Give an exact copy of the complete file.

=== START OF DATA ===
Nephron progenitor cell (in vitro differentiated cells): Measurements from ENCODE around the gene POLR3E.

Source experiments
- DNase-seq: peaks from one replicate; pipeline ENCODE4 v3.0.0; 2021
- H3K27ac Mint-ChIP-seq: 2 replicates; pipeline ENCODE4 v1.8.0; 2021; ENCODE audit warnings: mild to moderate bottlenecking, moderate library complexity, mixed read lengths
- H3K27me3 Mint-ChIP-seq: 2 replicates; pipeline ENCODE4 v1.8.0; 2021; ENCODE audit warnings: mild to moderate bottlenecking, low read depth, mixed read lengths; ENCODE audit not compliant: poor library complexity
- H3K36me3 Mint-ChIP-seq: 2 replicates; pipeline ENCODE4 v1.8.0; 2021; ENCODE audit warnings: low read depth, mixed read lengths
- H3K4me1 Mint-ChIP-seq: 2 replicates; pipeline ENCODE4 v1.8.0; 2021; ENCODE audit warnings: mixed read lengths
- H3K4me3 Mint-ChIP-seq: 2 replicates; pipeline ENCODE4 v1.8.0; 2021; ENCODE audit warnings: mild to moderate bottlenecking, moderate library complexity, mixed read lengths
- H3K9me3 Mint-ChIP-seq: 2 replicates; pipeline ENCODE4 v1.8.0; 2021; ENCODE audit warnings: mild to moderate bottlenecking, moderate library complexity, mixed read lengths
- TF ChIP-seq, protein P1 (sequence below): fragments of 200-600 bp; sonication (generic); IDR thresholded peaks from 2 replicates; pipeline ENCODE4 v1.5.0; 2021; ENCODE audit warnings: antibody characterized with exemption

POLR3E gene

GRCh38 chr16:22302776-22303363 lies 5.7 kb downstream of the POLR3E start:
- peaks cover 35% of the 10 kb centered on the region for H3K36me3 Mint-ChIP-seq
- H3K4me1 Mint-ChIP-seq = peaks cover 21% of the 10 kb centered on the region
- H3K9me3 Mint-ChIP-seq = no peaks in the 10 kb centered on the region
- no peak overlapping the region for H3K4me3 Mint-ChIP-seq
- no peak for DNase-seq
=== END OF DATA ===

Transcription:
Nephron progenitor cell (in vitro differentiated cells): Measurements from ENCODE around the gene POLR3E.

Source experiments
- DNase-seq: peaks from one replicate; pipeline ENCODE4 v3.0.0; 2021
- H3K27ac Mint-ChIP-seq: 2 replicates; pipeline ENCODE4 v1.8.0; 2021; ENCODE audit warnings: mild to moderate bottlenecking, moderate library complexity, mixed read lengths
- H3K27me3 Mint-ChIP-seq: 2 replicates; pipeline ENCODE4 v1.8.0; 2021; ENCODE audit warnings: mild to moderate bottlenecking, low read depth, mixed read lengths; ENCODE audit not compliant: poor library complexity
- H3K36me3 Mint-ChIP-seq: 2 replicates; pipeline ENCODE4 v1.8.0; 2021; ENCODE audit warnings: low read depth, mixed read lengths
- H3K4me1 Mint-ChIP-seq: 2 replicates; pipeline ENCODE4 v1.8.0; 2021; ENCODE audit warnings: mixed read lengths
- H3K4me3 Mint-ChIP-seq: 2 replicates; pipeline ENCODE4 v1.8.0; 2021; ENCODE audit warnings: mild to moderate bottlenecking, moderate library complexity, mixed read lengths
- H3K9me3 Mint-ChIP-seq: 2 replicates; pipeline ENCODE4 v1.8.0; 2021; ENCODE audit warnings: mild to moderate bottlenecking, moderate library complexity, mixed read lengths
- TF ChIP-seq, protein P1 (sequence below): fragments of 200-600 bp; sonication (generic); IDR thresholded peaks from 2 replicates; pipeline ENCODE4 v1.5.0; 2021; ENCODE audit warnings: antibody characterized with exemption

POLR3E gene

GRCh38 chr16:22302776-22303363 lies 5.7 kb downstream of the POLR3E start:
- peaks cover 35% of the 10 kb centered on the region for H3K36me3 Mint-ChIP-seq
- H3K4me1 Mint-ChIP-seq = peaks cover 21% of the 10 kb centered on the region
- H3K9me3 Mint-ChIP-seq = no peaks in the 10 kb centered on the region
- no peak overlapping the region for H3K4me3 Mint-ChIP-seq
- no peak for DNase-seq